As Martin I had a pleasure to “unofficially” review Jonathan’s latest book, Oracle Core. It was my first experience in the area of printed content. If you want to know little bit more how the process went, my opinion on the book and what to expect from it – I’ll try to cover these points here.
Well, it wasn’t planned. After reading book announcement, I just thought “why not?”, wrote an e-mail to Jonathan and offered my feedback. He didn’t mind to add me as a second “author’s reviewer”. What does it mean – I had to read the text and ask questions that are crossing my mind as I read the book: what’s not described well enough, what could be improved and possibly how. Sounds not too difficult. And honestly I think anyone can do this pretty easily if he/she has spare time, fundamental understanding of Oracle database Concepts, medium-level knowledge of English, likes to learn, can put different things together and spot “anomalies” in a technical text. By “anomaly” I mean something that either doesn’t sound right or something that is missing in a sequence of logically connected statements. If you read and comment a blog on a subject – that is, I think, more or less the same thing, except that average “blog post” (a chapter) approximately ten times bigger. In fact I’d say the book follows the same style Jonathan uses in his blog. And this is very good /me thinks. It made reading easy and approach is familiar to me and very often I had a feeling that I know what will be discussed in the next sentence or paragraph and how it will be presented. Maybe it’s because most topics that are in the book are also covered in the blog, or maybe something else – I don’t know.
Although I had to read a book as a reader, I inevitably found technical concerns during reading. Right now looking at the comments I’ve made I realize that I can’t fully understand all of them which means I’ll have to re-read final version. Briefly scrolling through the book it looks like vast majority of comments have been taken into account – and I’m glad to see it, even though not all corrections made it to final version.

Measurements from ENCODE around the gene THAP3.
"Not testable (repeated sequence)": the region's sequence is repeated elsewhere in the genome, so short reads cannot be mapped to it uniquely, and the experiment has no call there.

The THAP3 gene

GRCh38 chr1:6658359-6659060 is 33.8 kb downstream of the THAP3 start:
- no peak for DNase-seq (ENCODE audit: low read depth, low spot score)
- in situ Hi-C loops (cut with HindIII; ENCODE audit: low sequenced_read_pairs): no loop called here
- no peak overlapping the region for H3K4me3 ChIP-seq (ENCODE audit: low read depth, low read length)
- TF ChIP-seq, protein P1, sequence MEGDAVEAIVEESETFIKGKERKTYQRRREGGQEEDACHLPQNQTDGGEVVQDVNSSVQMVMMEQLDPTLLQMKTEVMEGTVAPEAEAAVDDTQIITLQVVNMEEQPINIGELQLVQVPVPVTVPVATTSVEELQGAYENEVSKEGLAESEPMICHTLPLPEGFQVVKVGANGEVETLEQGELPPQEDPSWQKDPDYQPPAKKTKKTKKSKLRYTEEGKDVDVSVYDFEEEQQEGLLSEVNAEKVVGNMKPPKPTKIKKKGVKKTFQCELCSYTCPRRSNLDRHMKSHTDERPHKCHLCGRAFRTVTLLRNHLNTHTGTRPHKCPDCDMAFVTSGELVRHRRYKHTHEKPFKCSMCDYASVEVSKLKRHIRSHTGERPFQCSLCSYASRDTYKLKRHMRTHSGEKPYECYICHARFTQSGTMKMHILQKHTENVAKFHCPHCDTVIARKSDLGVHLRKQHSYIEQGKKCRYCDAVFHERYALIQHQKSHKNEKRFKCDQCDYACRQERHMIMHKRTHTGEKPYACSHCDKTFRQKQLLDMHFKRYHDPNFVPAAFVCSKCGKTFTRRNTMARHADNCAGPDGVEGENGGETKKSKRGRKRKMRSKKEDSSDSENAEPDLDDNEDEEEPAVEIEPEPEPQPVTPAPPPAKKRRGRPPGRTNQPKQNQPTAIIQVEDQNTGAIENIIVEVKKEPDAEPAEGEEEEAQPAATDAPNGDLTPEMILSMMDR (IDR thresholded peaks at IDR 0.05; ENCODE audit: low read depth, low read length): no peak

So I read book draft with speed of around one chapter per one or two weeks, and it took three months or so to go through the whole book. I read each chapter one time only. Most of the book went pretty well this way and I simply didn’t need to read material again, although some paragraphs took me several attempts before I understood what Jonathan wanted to express. Usually it was one big sentence which beginning was hard to remember at its end. In this case, of course, I left a comment that statement is too long or not clear. Total number of such statements was not high, I think it was less than one per chapter. Most my comments were about missing or, on the contrary, too many words and slight corrections here and there. Biggest number of comments was 33 and it was for the hardest chapter in my opinion, Chapter 2 Redo and Undo; on average it was 16 comments (for 8 chapters plus Glossary). By the way, Apress site for some reason shows the book has 9 chapters, although there’re just 8 and Glossary.
Short comments on the book:
What’s in total? The book is simply one of a kind. Within 250 (!) pages you’ll find incredible view how Oracle works on the low-level. You’ll not find something similar anywhere, so if you are still in doubt to buy or not to buy the book I strongly suggest you to buy a copy. If you missed Happy Cyber Monday, you can buy either Amazon Kindle Edition for $19.59 or use promo code SNOW11 on the Apress site until December 25th and get 40% discount on any e-book, which means “Oracle Core” will cost you $16.79. Still great deal for great book, don’t miss it!